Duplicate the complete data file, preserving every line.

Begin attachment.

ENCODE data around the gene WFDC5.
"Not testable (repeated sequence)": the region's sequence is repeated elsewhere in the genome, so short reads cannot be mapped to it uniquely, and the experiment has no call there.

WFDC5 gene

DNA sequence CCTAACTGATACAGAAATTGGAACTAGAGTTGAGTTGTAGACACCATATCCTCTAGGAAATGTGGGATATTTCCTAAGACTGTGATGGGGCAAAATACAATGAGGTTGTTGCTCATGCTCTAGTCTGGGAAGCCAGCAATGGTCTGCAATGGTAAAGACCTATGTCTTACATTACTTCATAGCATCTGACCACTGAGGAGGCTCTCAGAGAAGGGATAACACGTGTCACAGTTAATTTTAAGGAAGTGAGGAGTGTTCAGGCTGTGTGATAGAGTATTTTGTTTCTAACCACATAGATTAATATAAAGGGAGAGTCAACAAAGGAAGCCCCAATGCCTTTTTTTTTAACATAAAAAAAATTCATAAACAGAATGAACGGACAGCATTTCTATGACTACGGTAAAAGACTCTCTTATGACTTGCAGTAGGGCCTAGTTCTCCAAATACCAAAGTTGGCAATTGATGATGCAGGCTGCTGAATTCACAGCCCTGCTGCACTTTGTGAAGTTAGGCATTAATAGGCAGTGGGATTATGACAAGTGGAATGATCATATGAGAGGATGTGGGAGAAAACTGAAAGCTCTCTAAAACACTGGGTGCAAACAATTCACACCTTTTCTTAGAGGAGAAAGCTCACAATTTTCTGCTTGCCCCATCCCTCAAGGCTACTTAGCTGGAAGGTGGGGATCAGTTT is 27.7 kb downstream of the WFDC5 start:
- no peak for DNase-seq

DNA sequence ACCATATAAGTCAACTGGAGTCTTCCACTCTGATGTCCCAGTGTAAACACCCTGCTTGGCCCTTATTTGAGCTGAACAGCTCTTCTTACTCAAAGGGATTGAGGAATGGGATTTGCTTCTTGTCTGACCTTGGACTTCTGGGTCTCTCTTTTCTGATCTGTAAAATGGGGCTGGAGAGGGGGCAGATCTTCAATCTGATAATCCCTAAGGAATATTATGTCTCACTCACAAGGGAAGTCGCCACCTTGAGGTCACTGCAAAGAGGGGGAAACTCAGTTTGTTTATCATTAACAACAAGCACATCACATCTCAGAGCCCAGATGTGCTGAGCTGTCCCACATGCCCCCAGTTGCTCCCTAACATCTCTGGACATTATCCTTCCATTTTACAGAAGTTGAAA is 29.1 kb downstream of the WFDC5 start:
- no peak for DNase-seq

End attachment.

ENCODE data around the gene WFDC5.
"Not testable (repeated sequence)": the region's sequence is repeated elsewhere in the genome, so short reads cannot be mapped to it uniquely, and the experiment has no call there.

WFDC5 gene

DNA sequence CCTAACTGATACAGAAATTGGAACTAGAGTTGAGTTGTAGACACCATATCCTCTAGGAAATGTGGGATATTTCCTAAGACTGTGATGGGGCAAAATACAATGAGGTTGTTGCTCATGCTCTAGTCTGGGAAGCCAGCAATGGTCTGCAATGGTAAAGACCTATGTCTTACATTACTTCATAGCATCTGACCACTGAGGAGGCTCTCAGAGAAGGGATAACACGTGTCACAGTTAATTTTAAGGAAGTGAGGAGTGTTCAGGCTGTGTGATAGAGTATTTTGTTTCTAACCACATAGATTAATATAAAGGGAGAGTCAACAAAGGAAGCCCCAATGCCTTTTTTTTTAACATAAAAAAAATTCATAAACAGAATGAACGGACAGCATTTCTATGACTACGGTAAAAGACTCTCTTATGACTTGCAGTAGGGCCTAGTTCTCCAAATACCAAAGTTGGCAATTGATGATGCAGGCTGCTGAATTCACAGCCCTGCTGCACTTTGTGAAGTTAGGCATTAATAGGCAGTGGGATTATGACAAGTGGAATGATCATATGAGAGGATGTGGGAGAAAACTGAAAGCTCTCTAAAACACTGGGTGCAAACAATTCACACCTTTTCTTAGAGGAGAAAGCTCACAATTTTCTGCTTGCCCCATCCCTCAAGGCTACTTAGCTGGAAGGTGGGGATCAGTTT is 27.7 kb downstream of the WFDC5 start:
- no peak for DNase-seq

DNA sequence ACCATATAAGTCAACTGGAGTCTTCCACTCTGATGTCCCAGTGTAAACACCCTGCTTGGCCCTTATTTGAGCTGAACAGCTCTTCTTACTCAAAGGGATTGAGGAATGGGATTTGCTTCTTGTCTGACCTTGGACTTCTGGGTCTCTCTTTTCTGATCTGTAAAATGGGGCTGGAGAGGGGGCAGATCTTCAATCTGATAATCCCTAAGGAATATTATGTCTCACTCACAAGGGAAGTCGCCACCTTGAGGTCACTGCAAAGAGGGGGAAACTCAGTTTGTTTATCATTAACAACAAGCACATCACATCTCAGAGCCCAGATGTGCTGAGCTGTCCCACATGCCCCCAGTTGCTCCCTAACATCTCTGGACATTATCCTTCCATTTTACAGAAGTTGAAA is 29.1 kb downstream of the WFDC5 start:
- no peak for DNase-seq